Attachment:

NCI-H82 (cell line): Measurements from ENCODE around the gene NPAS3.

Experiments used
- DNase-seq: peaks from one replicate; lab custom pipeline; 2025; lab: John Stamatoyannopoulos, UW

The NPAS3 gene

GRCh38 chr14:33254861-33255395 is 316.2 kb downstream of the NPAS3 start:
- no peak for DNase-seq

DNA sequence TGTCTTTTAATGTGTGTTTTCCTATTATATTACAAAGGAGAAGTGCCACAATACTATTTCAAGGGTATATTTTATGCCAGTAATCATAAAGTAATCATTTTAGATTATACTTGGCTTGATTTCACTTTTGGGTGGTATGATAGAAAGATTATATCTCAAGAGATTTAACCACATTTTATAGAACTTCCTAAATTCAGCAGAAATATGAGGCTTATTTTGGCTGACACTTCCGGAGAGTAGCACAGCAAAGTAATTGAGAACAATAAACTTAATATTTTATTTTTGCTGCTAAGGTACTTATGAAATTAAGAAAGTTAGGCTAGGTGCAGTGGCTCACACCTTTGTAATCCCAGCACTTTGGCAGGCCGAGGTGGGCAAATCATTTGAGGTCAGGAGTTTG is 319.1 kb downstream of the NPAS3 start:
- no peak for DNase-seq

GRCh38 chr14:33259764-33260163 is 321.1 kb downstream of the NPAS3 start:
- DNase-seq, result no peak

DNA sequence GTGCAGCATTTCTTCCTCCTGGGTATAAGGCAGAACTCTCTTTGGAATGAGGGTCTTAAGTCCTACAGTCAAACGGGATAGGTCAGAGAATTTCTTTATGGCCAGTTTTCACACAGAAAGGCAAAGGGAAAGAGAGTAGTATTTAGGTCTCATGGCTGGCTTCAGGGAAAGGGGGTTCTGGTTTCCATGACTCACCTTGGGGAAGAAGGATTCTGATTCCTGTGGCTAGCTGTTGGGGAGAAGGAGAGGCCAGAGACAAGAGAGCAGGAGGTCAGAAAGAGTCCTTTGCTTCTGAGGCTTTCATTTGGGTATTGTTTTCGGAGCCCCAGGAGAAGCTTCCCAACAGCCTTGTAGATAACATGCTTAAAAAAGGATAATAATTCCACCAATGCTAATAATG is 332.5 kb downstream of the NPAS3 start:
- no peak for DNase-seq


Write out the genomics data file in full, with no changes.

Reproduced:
NCI-H82 (cell line): Measurements from ENCODE around the gene NPAS3.

Experiments used
- DNase-seq: peaks from one replicate; lab custom pipeline; 2025; lab: John Stamatoyannopoulos, UW

The NPAS3 gene

GRCh38 chr14:33254861-33255395 is 316.2 kb downstream of the NPAS3 start:
- no peak for DNase-seq

DNA sequence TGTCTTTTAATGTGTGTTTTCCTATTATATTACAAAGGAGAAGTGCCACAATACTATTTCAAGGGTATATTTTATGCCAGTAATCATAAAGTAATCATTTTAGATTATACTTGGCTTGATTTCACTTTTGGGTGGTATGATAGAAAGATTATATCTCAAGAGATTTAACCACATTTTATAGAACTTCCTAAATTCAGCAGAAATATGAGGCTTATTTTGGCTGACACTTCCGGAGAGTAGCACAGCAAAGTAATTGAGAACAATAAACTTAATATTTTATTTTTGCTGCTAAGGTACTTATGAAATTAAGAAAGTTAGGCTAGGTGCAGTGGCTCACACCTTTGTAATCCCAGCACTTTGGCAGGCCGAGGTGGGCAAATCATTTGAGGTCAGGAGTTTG is 319.1 kb downstream of the NPAS3 start:
- no peak for DNase-seq

GRCh38 chr14:33259764-33260163 is 321.1 kb downstream of the NPAS3 start:
- DNase-seq, result no peak

DNA sequence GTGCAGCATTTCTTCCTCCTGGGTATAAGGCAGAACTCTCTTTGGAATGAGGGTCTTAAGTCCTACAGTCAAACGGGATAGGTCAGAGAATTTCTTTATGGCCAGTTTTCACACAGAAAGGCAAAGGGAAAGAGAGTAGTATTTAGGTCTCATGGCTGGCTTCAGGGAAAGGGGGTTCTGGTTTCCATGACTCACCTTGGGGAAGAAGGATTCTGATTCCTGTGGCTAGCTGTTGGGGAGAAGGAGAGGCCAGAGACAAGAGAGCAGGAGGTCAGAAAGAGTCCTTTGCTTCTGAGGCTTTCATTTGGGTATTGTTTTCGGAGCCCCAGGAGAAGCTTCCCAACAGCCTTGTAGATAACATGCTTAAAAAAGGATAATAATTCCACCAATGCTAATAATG is 332.5 kb downstream of the NPAS3 start:
- no peak for DNase-seq